| December 4, 2012

For 15 years, Bob Pickler (Ty Burrell) has dominated the Iowa state butter sculpting competition.  His wife Laura (Jennifer Gardner) sees the competition as a stepping stone to fame and prestige, so when Bob agrees to not compete this year and give someone else a chance, Laura loses it and enters the competition herself.  Also in the competition are Carol Ann (Kristen Schall); who does her best every year, Brooke (Olivia Wilde); a stripper Bob has been having an affair with, and Destiny (Yara Shahdi); a ten year old black orphan with a natural aptitude for butter carving.  What unfolds is a bizarrely dark comedy about a wholly unimportant event, and that alone creates a lot of potential for good comedy.  To see how seriously these characters take the act of carving butter is unlike anything you’ve ever seen on film.

I’m generally a fan of dark comedy.  That’s why I jumped at the chance to review this even though I wasn’t assigned it.  It’s not the best dark comedy I’ve ever seen, but it is fun to watch and even the flatter, more archetypal characters contribute something very interesting and significant to the film.  The best example of this is the Laura character, who puts on a bright smile and tries to be personable, but is completely selfish and evil.  While the character is an archetype, her presence in the film contributes an interestingly satirical look at right wing politics.  The parallels to everyone’s favorite zany former Alaska governor Sarah Palin are clear and do create a lot of laughs in the film.

Not all of the characters are purposefully flat.  Some are wonderfully complicated and thus contribute a more realistic and human tone to the film.  Yara Shahdi’s portrayal of Destiny is adorable.  She’s strong and confident and talented, but with something distinctly broken about her as she has been rejected by so many foster homes.  She gives the audience something to root for, and her interactions with her newly adoptive parents (Rob Corddry and Alecia Silverstone) is this film’s biggest asset.  One scene in particular where Destiny is sitting in a car with Ethan (Corddry), trying to motivate herself to go inside and sign up for the butter sculpting competition.  The two begin going back and forth as to what could possibly go wrong when she walks into the building.  These examples range from something going wrong with the room’s gravity, to Destiny being attacked by racist ninjas.  It’s a great scene that develops both of the characters individually as well as establishing this fantastic relationship between them.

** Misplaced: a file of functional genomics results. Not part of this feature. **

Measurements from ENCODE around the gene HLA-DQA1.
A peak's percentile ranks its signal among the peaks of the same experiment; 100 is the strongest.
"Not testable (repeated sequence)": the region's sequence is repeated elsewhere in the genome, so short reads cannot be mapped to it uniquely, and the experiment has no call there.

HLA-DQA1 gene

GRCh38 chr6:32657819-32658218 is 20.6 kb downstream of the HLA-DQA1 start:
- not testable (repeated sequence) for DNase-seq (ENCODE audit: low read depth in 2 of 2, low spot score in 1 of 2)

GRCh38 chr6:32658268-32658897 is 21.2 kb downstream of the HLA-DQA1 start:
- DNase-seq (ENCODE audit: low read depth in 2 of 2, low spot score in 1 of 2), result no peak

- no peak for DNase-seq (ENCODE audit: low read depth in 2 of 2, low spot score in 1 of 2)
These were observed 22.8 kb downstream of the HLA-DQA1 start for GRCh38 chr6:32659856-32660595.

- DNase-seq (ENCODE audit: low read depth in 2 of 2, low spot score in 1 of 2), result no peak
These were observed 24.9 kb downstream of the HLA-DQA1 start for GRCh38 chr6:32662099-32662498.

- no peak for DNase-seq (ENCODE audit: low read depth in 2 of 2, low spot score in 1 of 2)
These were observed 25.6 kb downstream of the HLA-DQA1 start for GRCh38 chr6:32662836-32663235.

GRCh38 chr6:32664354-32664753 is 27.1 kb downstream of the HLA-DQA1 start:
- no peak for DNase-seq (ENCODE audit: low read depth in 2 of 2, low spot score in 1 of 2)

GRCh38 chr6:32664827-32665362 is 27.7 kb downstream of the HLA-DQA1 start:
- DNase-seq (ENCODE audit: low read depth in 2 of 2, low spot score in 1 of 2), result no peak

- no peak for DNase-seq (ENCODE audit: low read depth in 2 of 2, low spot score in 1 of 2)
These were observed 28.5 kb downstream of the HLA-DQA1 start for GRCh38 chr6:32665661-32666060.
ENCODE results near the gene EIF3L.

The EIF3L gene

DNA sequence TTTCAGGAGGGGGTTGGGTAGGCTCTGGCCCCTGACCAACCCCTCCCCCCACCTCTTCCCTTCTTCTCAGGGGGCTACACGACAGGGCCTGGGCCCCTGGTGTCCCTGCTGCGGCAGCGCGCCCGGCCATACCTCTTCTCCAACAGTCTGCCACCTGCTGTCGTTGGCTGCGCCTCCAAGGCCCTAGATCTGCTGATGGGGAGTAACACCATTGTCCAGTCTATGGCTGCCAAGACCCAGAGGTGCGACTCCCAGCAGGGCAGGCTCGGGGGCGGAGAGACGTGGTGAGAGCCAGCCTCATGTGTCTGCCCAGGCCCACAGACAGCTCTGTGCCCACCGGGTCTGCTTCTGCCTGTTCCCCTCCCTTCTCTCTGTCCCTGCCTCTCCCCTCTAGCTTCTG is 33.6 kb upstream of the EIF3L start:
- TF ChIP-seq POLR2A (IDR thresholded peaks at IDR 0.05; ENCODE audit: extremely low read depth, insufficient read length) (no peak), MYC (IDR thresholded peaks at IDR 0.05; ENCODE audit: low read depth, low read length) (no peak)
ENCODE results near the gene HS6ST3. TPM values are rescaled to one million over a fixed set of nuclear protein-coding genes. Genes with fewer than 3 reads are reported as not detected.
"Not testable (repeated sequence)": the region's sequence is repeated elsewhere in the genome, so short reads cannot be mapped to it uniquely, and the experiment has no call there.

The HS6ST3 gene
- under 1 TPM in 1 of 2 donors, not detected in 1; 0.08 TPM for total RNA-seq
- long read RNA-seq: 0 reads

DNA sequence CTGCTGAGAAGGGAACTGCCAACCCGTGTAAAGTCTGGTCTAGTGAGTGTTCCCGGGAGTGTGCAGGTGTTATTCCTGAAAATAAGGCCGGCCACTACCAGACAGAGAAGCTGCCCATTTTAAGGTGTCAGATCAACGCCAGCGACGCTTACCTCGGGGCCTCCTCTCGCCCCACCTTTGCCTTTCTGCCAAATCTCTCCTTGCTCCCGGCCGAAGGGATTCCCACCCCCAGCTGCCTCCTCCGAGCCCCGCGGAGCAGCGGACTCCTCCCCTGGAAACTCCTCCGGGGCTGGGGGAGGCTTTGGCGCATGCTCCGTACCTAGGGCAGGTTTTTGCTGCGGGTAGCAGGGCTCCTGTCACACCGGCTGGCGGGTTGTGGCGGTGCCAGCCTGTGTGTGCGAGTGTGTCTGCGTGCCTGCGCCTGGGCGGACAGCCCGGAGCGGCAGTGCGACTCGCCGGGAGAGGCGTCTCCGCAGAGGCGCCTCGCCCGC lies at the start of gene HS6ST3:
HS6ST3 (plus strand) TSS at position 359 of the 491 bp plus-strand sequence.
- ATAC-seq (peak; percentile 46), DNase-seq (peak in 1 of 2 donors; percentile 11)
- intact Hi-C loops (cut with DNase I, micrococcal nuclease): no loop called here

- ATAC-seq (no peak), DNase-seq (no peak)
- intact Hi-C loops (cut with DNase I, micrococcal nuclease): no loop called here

This isn’t a great film.  It’s fun and worth your time, and the visuals of the butter sculptures make owning it on Blu-ray a necessity.  I appreciate the movie for what it is, and really only have one major criticism of it.  Sure, the right wing criticisms are obvious, and some really good actors are under-utilized here, but I think my big problem is that the film has several narrators.  At different times, Laura, Destiny, and even Boyd (Hugh Jackman) provide some form of voice over narration to the film.  This choice is awkward and seems to achieve nothing other than artificially develop the characters.  It’s easy and cheap storytelling and it would have been much more interesting to see these characters fully developed through action rather than hearing them tell us what they want and why.

Special Features include a gag reel and deleted scenes.

Available on Blu-ray and DVD from Anchor Bay Entertainment on December 4.

About the Author:

Joe Ketchum Joe Sanders is a podcaster, playwright, and college instructor in Kalamazoo, MI. He has a master's degree in playwriting and a bachelor's degree in creative writing from Western Michigan University, where he currently teaches thought and writing, and is the host of the Quote Unquote Guilty podcast, part of the Word Salad Network.
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